By Samantha Holland
Think a global the place oppressive, over-feminized media pictures of ladies have re-armed themselves with military boots, physique adjustments, and flamboyant hair. is that this simply one other fairy story, and if that is so, why can't or not it's a fact? Holland unpacks the parable of version womanhood and considers how a bunch of actual girls outline and perform "femininity." How does getting older have an effect on notions of femininity? What do girls take into consideration model, gender, and visual appeal as they get older and not more seen in our media ruled society? Do they decide to tone down or remain "out there," and what motivates their selection? substitute Femininities provides voice to a formerly silent workforce of ladies who fight to withstand sexist gender stereotypes, but age with variety, individuality and creativity. via taking a look at how genuine ladies negotiate self-perception in an more and more image-conscious society, Holland offers a corrective to different bills of gender and femininity missing in genuine data.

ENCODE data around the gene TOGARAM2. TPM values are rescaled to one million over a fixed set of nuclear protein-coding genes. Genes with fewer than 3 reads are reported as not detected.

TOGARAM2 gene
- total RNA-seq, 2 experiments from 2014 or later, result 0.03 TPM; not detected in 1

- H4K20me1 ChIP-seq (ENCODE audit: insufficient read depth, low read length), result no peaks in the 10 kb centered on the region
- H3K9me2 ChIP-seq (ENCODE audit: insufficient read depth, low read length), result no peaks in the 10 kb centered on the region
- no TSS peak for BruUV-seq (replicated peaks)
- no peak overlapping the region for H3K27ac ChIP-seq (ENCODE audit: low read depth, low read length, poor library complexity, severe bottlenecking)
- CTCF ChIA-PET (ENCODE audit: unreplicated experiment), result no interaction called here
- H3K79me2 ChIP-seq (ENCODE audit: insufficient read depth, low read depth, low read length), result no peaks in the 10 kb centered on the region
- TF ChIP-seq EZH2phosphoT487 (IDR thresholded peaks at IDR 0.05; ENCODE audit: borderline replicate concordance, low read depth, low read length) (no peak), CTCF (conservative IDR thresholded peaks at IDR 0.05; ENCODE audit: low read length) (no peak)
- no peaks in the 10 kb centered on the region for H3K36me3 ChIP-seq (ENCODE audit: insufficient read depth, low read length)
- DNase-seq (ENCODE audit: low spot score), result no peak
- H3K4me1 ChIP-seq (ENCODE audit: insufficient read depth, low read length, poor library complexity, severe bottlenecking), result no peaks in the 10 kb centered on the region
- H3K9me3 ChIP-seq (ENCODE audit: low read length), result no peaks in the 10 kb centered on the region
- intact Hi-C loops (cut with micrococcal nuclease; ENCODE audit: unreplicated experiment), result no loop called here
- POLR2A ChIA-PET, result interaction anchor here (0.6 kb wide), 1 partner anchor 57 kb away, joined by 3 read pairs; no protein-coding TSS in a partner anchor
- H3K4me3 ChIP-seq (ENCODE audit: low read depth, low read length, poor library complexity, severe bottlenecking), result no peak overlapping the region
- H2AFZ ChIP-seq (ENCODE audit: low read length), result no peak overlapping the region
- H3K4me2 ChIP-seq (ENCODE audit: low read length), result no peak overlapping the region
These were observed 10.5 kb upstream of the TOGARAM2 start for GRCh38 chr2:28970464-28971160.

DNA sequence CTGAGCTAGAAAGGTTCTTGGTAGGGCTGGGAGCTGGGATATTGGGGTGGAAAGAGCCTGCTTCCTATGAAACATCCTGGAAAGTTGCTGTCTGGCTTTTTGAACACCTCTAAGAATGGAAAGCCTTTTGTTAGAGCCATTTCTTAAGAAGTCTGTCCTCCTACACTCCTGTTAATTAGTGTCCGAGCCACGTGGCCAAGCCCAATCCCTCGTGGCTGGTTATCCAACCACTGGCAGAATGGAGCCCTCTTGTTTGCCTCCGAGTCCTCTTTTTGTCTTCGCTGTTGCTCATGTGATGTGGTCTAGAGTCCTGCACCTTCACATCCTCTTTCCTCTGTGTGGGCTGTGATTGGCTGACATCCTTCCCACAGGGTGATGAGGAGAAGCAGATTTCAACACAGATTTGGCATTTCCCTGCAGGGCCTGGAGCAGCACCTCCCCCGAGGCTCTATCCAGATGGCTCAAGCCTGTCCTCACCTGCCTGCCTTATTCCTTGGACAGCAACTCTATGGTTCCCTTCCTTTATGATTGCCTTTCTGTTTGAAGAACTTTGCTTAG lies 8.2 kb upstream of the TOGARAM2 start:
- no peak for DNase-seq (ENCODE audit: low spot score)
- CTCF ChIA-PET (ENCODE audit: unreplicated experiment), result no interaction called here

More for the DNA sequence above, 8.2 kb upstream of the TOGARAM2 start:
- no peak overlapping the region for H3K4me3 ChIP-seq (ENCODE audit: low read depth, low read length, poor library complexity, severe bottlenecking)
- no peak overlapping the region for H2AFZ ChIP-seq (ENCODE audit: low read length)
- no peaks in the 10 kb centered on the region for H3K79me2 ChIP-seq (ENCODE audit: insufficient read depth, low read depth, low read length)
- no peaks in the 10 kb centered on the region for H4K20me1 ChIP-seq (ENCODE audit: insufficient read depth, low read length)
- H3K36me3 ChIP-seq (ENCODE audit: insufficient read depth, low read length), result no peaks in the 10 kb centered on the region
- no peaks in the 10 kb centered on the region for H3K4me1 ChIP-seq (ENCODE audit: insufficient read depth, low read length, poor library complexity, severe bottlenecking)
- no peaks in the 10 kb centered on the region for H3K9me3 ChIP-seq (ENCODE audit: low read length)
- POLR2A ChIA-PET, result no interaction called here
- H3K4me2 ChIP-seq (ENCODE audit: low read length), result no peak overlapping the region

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Extra resources for Alternative Femininities: Body, Age and Identity (Dress, Body, Culture)
I Am Not a Bit Fluffy’ There were a variety of terms used by participants to describe themselves; for example, the terms ‘townie’ and ‘freak’ are discussed in Chapter 2. Three more terms were used consistently by most of the participants when referring to traditional femininities. These were ‘fluffy’, ‘girly’ and ‘frothy’, used to denote a particular type of femininity to which participants placed themselves in opposition. For example: [I am] just not fluffy rather than not traditionally feminine.
A woman’s body, then, can be seen to be ‘a built, that is socially and discursively constructed, body’ (Mansfield and McGinn, 1993: 50), and resists the embodiment of essentialist definitions of what a woman is and should aspire to be. Women’s sexuality has also been a key area for feminist studies of the body, from sexual desire to the restrictions of heterosexuality being seen as the ‘norm’ (Richardson, 1996, 2000) to highlighting how the body has been key in constructing ‘race’ and ethnicity (Davis, 1988; Hill Collins, 1990; hooks, 1990).
Flashing’ femininity can be adapted to this study since the participants consistently alluded to how feminine they were ‘despite’ their appearance. In addition, they more explicitly gave examples of how ‘authentic’ their femininity was. Until relatively recently, middle-class women were the last bastions of a rigid attention to fashion detail and dedication – gloves, matching shoes and handbag, hats, different outfits considered appropriate for day or evening wear (Thesander, 1997) – and did not need to ‘flash’ their femininity since their attire announced it for them.